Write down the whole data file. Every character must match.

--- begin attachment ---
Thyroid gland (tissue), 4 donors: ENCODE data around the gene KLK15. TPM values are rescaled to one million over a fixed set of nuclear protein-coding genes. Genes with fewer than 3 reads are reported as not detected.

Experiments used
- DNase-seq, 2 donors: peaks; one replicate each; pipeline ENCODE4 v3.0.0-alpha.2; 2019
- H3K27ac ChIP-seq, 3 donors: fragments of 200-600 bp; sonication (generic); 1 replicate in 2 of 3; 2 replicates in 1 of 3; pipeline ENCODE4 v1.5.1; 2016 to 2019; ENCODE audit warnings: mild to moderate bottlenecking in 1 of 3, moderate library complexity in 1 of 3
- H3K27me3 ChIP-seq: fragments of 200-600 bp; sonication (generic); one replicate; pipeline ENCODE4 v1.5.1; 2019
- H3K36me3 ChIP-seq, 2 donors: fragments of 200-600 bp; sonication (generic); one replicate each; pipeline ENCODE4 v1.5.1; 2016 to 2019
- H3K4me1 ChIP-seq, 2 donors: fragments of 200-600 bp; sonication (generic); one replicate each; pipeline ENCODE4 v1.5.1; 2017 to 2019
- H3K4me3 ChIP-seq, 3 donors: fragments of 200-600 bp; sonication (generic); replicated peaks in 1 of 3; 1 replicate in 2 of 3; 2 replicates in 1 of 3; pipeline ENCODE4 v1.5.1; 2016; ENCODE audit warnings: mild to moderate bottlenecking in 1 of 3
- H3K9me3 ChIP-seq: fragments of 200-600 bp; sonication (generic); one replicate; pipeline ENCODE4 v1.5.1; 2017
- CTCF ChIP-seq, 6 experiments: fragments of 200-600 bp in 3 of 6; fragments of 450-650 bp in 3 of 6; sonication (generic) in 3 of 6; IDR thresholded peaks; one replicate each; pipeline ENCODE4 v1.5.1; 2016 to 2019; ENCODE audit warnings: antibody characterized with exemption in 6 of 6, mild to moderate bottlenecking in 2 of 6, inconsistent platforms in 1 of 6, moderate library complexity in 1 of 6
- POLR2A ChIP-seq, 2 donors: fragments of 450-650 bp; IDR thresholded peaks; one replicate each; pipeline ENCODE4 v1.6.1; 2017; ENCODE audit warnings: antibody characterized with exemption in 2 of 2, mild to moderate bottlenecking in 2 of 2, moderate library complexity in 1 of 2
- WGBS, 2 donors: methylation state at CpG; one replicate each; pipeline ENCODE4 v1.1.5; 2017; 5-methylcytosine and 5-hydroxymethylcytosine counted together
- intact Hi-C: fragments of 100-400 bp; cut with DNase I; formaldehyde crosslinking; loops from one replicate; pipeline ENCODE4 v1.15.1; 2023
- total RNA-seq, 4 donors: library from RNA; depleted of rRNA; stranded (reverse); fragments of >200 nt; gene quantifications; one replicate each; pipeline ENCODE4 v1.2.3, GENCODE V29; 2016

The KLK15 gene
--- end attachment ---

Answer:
Thyroid gland (tissue), 4 donors: ENCODE data around the gene KLK15. TPM values are rescaled to one million over a fixed set of nuclear protein-coding genes. Genes with fewer than 3 reads are reported as not detected.

Experiments used
- DNase-seq, 2 donors: peaks; one replicate each; pipeline ENCODE4 v3.0.0-alpha.2; 2019
- H3K27ac ChIP-seq, 3 donors: fragments of 200-600 bp; sonication (generic); 1 replicate in 2 of 3; 2 replicates in 1 of 3; pipeline ENCODE4 v1.5.1; 2016 to 2019; ENCODE audit warnings: mild to moderate bottlenecking in 1 of 3, moderate library complexity in 1 of 3
- H3K27me3 ChIP-seq: fragments of 200-600 bp; sonication (generic); one replicate; pipeline ENCODE4 v1.5.1; 2019
- H3K36me3 ChIP-seq, 2 donors: fragments of 200-600 bp; sonication (generic); one replicate each; pipeline ENCODE4 v1.5.1; 2016 to 2019
- H3K4me1 ChIP-seq, 2 donors: fragments of 200-600 bp; sonication (generic); one replicate each; pipeline ENCODE4 v1.5.1; 2017 to 2019
- H3K4me3 ChIP-seq, 3 donors: fragments of 200-600 bp; sonication (generic); replicated peaks in 1 of 3; 1 replicate in 2 of 3; 2 replicates in 1 of 3; pipeline ENCODE4 v1.5.1; 2016; ENCODE audit warnings: mild to moderate bottlenecking in 1 of 3
- H3K9me3 ChIP-seq: fragments of 200-600 bp; sonication (generic); one replicate; pipeline ENCODE4 v1.5.1; 2017
- CTCF ChIP-seq, 6 experiments: fragments of 200-600 bp in 3 of 6; fragments of 450-650 bp in 3 of 6; sonication (generic) in 3 of 6; IDR thresholded peaks; one replicate each; pipeline ENCODE4 v1.5.1; 2016 to 2019; ENCODE audit warnings: antibody characterized with exemption in 6 of 6, mild to moderate bottlenecking in 2 of 6, inconsistent platforms in 1 of 6, moderate library complexity in 1 of 6
- POLR2A ChIP-seq, 2 donors: fragments of 450-650 bp; IDR thresholded peaks; one replicate each; pipeline ENCODE4 v1.6.1; 2017; ENCODE audit warnings: antibody characterized with exemption in 2 of 2, mild to moderate bottlenecking in 2 of 2, moderate library complexity in 1 of 2
- WGBS, 2 donors: methylation state at CpG; one replicate each; pipeline ENCODE4 v1.1.5; 2017; 5-methylcytosine and 5-hydroxymethylcytosine counted together
- intact Hi-C: fragments of 100-400 bp; cut with DNase I; formaldehyde crosslinking; loops from one replicate; pipeline ENCODE4 v1.15.1; 2023
- total RNA-seq, 4 donors: library from RNA; depleted of rRNA; stranded (reverse); fragments of >200 nt; gene quantifications; one replicate each; pipeline ENCODE4 v1.2.3, GENCODE V29; 2016

The KLK15 gene